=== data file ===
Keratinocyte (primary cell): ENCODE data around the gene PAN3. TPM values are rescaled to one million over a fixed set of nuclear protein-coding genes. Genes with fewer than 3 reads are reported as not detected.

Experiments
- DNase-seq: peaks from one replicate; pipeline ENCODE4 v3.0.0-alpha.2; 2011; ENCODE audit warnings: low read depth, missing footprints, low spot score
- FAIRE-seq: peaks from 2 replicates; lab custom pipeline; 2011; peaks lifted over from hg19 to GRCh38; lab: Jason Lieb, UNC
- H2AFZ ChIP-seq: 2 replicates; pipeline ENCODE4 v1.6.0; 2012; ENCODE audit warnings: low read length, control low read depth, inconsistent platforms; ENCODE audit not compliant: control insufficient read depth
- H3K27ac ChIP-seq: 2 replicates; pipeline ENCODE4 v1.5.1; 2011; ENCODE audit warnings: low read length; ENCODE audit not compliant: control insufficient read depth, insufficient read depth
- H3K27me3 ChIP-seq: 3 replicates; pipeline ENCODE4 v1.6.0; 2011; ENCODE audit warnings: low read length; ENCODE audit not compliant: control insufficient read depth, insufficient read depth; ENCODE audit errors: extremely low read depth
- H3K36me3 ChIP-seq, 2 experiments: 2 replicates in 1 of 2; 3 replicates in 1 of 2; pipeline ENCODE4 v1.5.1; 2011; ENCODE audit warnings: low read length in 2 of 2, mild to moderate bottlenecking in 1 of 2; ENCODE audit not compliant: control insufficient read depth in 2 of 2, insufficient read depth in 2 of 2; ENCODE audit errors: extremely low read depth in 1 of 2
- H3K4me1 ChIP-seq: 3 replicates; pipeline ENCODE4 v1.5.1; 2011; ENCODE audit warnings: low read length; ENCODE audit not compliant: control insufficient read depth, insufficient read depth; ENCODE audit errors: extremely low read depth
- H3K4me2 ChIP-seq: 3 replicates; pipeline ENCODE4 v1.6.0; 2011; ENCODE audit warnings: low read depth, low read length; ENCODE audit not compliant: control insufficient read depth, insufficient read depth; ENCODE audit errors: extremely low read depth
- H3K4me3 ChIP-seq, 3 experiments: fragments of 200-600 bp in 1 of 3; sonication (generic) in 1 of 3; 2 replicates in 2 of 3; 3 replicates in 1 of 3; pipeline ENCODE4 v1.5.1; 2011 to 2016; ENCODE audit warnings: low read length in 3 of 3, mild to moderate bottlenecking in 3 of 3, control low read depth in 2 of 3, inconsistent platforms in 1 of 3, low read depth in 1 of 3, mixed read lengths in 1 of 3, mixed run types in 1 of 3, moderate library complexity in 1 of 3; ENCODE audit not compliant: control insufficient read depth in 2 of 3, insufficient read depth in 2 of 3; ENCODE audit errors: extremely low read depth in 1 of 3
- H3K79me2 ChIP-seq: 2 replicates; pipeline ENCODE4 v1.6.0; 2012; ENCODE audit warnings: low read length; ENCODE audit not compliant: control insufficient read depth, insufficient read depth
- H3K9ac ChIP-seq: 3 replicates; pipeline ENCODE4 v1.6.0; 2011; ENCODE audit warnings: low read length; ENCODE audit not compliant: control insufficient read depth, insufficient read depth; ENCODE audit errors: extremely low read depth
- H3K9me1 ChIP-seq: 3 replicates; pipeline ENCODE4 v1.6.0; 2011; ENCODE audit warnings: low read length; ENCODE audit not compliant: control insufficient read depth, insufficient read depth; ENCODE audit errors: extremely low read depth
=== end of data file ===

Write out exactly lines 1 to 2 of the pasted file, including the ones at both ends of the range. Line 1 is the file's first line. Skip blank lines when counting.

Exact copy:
Keratinocyte (primary cell): ENCODE data around the gene PAN3. TPM values are rescaled to one million over a fixed set of nuclear protein-coding genes. Genes with fewer than 3 reads are reported as not detected.

Experiments